Smart Parenting: Preventing Common Personal and Social Problems Related to Divorce
Children who grow up with divorced or separated parents are subject to a number of disruptions in their personal and social lives, including the following:
- If Mom and Dad do not live close by, participation in organized sports or after-school activities may be difficult.
- Shy children may have a difficult time making two sets of friends.
- Children from high-conflict divorce may gravitate to dysfunctional peer groups, where acceptance into the peer group relies on the child's participation in activities that may involve the consumption of drugs or alcohol, or may involve criminal activities such as stealing or gang violence.
- Children from high-conflict divorce may suffer from problems with self-esteem. This can have disastrous consequences to young girls, who may feel they have to engage in sexual activities to gain acceptance from boys. It can also take the form of alcohol and drug abuse, aggression, delinquency, eating disorders, and a host of other problems.
- Children from high-conflict divorce may have a difficult time learning normal and healthy interpersonal skills because of the example their parents set. As a result they may have trouble making and keeping relationships with friends.
These problems are worsened by the fact that when parents are adjusting to the stresses and strains of single parenting, their children may not be supervised or monitored as closely as they should be. For instance, if your thirteen-year-old daughter tells you she is going over to a friend's house on a night that you are dying for a few hours to yourself, you might be less prone to check up on what she is doing.
To overcome these easy-to-make mistakes you must be extra diligent about what your children are doing and with whom. It is always a good idea to permit your preteen and teenaged children to spend some time with their friends around the house because that will give you the opportunity to meet their friends and see who they are hanging out with. Also, have a conversation with the parents of any child that your child spends a lot of time with or at whose house your child sleeps over.
Also, be sure to monitor your children's media activities. You should develop rules about what is acceptable to watch and set limits on cell phone and computer activities. Make sure computers are used in open areas of the living space. Develop rules about websites that are off limits. For younger children or children who have broken the rules before, be certain that you know what pictures, videos, and media are being uploaded and downloaded.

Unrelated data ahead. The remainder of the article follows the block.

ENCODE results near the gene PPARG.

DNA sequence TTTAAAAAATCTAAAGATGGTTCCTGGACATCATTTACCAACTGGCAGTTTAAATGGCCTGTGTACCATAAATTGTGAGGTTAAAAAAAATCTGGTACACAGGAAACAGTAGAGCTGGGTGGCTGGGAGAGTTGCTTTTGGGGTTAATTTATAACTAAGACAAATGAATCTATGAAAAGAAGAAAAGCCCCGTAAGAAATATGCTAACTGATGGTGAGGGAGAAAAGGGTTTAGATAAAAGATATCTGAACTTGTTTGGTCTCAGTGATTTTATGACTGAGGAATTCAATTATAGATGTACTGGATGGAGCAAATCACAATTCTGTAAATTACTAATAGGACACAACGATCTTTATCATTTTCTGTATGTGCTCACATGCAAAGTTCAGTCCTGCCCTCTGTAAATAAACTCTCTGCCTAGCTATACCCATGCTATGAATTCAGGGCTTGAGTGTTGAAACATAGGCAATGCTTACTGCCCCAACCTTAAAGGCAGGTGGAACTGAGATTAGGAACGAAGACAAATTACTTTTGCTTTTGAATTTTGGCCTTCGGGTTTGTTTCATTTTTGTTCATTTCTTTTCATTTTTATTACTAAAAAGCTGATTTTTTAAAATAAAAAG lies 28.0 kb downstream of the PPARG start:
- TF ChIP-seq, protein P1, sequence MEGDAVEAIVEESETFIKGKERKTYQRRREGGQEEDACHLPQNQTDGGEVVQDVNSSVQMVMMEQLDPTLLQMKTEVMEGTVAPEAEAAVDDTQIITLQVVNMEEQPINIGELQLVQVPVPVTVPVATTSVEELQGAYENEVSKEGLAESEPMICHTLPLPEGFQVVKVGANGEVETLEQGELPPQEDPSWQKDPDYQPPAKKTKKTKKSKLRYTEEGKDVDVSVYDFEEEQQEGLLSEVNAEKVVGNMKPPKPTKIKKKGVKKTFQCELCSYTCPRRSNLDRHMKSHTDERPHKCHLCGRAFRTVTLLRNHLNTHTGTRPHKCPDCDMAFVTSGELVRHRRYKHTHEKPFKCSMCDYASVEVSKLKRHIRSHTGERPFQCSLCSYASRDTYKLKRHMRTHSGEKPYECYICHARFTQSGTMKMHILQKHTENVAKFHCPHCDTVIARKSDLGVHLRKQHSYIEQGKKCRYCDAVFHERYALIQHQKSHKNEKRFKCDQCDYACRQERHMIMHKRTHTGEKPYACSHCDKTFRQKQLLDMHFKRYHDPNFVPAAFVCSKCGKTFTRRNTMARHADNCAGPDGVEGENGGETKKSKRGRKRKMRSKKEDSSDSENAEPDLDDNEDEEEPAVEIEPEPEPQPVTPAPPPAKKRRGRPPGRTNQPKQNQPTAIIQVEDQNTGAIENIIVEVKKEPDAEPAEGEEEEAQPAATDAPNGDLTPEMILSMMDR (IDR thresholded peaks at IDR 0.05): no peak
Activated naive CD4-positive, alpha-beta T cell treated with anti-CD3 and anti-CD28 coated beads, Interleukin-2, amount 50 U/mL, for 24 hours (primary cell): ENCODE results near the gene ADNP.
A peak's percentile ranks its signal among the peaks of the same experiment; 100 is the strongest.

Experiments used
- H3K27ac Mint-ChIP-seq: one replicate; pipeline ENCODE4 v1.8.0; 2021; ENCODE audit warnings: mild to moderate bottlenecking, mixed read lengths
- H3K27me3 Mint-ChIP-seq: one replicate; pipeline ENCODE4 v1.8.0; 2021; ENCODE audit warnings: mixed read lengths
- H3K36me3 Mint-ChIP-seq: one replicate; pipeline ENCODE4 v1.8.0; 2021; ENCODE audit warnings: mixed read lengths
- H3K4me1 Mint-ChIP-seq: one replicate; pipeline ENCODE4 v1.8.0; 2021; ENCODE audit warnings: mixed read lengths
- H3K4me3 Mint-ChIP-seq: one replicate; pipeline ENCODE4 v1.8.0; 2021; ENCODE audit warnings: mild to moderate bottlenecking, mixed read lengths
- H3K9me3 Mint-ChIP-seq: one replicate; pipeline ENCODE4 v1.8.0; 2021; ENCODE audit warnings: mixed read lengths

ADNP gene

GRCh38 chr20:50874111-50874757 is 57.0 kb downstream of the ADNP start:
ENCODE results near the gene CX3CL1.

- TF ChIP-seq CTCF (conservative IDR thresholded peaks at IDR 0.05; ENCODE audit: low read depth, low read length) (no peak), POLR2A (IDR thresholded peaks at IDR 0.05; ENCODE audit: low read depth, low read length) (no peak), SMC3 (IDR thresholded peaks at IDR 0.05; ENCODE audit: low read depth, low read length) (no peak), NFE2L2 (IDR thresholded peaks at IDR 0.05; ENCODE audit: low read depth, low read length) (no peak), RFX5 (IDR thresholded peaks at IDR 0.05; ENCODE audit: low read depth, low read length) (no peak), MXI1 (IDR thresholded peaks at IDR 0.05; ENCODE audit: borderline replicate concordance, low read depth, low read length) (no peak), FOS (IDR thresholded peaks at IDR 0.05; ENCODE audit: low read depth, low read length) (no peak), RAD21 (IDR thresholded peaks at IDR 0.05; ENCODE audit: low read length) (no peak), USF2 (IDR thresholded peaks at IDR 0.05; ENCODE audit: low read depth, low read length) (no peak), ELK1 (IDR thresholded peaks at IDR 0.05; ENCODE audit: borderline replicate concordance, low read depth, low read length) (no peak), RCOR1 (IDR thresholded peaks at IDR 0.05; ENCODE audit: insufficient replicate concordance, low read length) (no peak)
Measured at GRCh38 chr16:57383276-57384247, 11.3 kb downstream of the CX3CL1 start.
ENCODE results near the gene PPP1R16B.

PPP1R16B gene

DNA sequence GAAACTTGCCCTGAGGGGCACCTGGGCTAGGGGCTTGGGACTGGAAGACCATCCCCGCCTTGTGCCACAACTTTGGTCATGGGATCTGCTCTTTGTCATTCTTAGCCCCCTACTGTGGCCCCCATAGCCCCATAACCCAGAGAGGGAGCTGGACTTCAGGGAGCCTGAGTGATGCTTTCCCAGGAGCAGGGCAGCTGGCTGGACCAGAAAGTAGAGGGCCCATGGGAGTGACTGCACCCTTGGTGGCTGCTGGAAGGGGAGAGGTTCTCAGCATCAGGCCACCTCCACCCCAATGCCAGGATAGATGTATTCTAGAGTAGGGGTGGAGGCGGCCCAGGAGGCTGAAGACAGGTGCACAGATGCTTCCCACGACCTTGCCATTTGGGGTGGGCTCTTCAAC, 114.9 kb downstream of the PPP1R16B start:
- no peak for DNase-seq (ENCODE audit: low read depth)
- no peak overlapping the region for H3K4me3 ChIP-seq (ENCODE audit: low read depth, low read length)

As I have mentioned before, the single most important thing you can do as a parent is talk to your children and listen to them when they talk to you. It seems like a ridiculously simple piece of advice to follow, but it is an important one.
Finally, keep your kids busy with after-school activities that stress positive values. Your child's sports and extracurricular participation does not have to be eliminated because parents live an inconvenient distance from one another. If you have to drive to get your child to his sports practices and games, your child should not be deprived of the experience merely because it is inconvenient to you. Also, many coaches are very tolerant and flexible about a child who must go back and forth on alternate weekends for visitation, and are willing to make exceptions to rules about making every practice and game in order to stay active on the team.
It might be harder as a single parent, but as kids get older you have to stay sharp as to what kind of media they are tuned into and what they are viewing and publishing on the Internet.
- Coats and Car Seats: A Lethal Combination?
- Kindergarten Sight Words List
- Child Development Theories
- Signs Your Child Might Have Asperger's Syndrome
- 10 Fun Activities for Children with Autism
- Social Cognitive Theory
- Why is Play Important? Social and Emotional Development, Physical Development, Creative Development
- GED Math Practice Test 1
- The Homework Debate
- Problems With Standardized Testing